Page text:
Algorithms for hard problems Automata and tree automata

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# Algorithms for hard problems Automata and tree automata - PowerPoint PPT Presentation

Algorithms for hard problems Automata and tree automata. Juris Viksna, 2013. Finite deterministic automata. initial state. accepting state. transition. state. [Adapted from P.Drineas]. Finite deterministic automata. Finite Automaton (FA). : set of states. : input alphabet.

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Algorithms for hard problems

Automata and

tree automata

Juris Viksna, 2013

Finite deterministic automata

initial

state

accepting

state

transition

state

Finite deterministic automata

Finite Automaton (FA)

: set of states

: input alphabet

: transition function d: Q×S  Q

: initial state

: set of accepting states

L(M) = set of all words accepted by M

Finite non-deterministic automata

A word is accepted by NFA, if there exists an accepting path from

the initial state to a final state

Finite non-deterministic automata

Set of states, i.e.

Input aplhabet, i.e.

Transition function d: Q×(S)  P(Q)

Initial state

Accepting states

L(M) = set of all words accepted by M

Some basic results
• the class of languages accepted by NFAs with -transitions is the same as the class of languages accepted by NFAs without -transitions
• the class of languages accepted by NFAs is the same as the class of languages accepted by DFAs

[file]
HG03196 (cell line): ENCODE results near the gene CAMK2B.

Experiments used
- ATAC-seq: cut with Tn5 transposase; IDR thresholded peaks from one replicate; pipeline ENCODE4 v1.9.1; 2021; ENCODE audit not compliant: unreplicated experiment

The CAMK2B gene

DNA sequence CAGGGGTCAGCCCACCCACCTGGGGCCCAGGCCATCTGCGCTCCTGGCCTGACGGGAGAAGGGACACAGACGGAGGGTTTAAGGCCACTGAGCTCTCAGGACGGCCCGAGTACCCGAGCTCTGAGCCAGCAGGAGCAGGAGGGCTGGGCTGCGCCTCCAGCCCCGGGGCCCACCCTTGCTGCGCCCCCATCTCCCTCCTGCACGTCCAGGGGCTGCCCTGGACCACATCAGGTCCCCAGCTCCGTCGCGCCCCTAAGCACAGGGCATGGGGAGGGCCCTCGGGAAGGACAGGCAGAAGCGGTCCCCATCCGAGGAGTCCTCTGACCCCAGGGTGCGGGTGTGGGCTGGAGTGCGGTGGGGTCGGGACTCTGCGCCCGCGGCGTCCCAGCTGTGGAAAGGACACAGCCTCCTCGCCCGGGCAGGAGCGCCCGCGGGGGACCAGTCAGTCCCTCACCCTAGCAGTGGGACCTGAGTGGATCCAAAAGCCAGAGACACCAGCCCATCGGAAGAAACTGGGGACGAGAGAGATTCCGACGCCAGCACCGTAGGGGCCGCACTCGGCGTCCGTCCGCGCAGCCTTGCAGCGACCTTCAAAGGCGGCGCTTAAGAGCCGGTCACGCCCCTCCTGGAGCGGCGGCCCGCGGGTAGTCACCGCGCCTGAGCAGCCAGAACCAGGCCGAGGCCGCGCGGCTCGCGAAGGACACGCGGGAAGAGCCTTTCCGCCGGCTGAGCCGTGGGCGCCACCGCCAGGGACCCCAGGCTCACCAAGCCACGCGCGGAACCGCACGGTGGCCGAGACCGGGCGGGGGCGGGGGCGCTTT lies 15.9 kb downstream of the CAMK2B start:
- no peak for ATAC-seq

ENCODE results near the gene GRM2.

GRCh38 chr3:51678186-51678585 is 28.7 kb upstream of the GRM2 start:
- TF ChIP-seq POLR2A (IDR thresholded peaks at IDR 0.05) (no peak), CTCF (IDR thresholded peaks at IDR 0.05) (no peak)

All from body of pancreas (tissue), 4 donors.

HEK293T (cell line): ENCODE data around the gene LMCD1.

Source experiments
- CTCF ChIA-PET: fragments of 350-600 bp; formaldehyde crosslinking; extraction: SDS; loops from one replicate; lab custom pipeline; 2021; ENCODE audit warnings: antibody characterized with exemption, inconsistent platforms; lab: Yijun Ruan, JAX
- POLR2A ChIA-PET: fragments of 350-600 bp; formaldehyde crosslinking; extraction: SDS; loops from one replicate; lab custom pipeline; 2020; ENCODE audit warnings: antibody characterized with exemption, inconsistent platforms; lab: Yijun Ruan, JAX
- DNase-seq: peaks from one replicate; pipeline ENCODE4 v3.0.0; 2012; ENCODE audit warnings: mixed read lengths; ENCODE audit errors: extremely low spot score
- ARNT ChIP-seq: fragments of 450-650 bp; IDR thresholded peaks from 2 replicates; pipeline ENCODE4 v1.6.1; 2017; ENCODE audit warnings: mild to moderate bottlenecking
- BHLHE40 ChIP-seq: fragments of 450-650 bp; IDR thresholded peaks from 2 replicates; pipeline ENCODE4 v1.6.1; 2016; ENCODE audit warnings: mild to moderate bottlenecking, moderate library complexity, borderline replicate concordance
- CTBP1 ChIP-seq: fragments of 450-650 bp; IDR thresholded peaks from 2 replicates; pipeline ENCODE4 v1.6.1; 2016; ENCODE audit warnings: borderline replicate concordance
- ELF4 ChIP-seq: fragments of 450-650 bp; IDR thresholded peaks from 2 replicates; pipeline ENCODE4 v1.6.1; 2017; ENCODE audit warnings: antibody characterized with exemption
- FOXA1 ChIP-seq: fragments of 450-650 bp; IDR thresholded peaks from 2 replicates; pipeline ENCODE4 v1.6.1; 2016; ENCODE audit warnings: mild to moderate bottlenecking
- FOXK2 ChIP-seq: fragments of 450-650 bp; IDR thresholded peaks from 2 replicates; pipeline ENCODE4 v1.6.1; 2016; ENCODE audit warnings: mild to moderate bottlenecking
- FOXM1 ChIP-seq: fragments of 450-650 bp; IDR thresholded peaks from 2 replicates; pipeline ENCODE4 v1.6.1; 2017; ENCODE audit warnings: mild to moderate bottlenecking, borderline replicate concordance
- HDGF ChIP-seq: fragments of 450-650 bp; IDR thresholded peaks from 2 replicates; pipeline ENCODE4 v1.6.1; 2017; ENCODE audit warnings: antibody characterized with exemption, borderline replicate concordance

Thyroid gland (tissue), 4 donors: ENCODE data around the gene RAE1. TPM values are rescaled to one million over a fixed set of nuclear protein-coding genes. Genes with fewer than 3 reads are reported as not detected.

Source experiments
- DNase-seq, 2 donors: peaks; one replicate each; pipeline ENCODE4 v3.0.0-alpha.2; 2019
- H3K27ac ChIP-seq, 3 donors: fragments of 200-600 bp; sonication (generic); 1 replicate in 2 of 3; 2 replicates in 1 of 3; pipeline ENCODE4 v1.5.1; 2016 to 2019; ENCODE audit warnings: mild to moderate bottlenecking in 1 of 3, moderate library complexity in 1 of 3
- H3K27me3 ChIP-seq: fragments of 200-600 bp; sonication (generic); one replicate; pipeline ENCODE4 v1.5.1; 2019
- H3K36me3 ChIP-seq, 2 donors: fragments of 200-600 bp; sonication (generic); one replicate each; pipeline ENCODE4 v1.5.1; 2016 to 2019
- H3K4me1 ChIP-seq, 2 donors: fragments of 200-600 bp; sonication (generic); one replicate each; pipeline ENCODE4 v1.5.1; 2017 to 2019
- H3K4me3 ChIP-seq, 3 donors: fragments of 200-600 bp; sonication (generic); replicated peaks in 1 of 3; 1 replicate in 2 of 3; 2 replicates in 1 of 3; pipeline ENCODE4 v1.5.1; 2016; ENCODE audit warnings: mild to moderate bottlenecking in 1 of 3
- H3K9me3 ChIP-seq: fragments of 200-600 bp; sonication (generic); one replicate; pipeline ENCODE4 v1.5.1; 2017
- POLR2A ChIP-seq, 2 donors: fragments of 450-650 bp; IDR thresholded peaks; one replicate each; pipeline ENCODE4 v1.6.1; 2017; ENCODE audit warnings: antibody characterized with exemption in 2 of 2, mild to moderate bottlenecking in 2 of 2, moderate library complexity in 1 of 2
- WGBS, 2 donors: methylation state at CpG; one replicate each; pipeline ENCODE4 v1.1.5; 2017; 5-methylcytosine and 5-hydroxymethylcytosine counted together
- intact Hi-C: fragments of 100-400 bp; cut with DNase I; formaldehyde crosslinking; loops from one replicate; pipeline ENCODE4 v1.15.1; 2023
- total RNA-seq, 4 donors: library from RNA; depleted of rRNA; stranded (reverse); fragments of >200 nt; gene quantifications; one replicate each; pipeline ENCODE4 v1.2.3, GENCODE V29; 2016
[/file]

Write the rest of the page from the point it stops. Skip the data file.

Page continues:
0,1

0,1

q3

1

q4

q1

q2

1

0,e

Nondeterministic finite automaton M

Some basic results

0

q010

q110

q000

q100

0

0

1

0

1

1

0

0

1

0

1

q011

q111

q001

q101

1

1

Deterministic finite automaton equivalent to M

1

Some basic results

Nondeterministic finite automaton M

Some basic results

Corresponding deterministic

finite automaton M

Some basic results

NDF with  transitions

Some basic results

Corresponding NDF without  transitions

Regular expressions

Regular languages

Regular languages = languages accepted by DFA/NFA

Regular languages = languages accepted by DFA/NFA

Regular languages = languages accepted by DFA/NFA

Regular languages = languages accepted by DFA/NFA

Congruences

Myhill-Nerode theorem

Myhill-Nerode theorem

Myhill-Nerode theorem

Myhill-Nerode theorem

Myhill’s congruence

Pumping Lemma

Myhill’s congruence

Construction of automata

Construction of automata

Construction of automata

State minimization

State minimization

State minimization - example

M.Fellows]

Regular grammars

A right regular grammar is a formal grammar (N, Σ, P, S) such that all

the production rules in P are of one of the following forms:

A → a - where A is a non-terminal in N and a is a terminal in Σ

A → aB - where A and B are in N and a is in Σ

A → ε - where A is in N and ε denotes the empty string,

i.e. the string of length 0.

In a left regular grammar all rules obey the forms:

A → a - where A is a non-terminal in N and a is a terminal in Σ

A → Ba - where A and B are in N and a is in Σ

A → ε - where A is in N and ε is the empty string.

Both right and left grammars generate regular languages

Automata and parameterized algorithms

Tree automata

Tree automata

Tree automata

Tree automata

Tree automata

Tree automata

Tree grammars

Tree grammars

Tree grammars - example

Normalized tree grammars

Normalized tree grammars

Kleene’s theorem for trees

Kleene’s theorem for trees

Kleene’s theorem for trees

Regular tree expressions

Regular tree expressions

Regular tree expressions

Kleene’s theorem for trees (II)

Kleene’s theorem for trees (II)

Equivalence relation for tree languages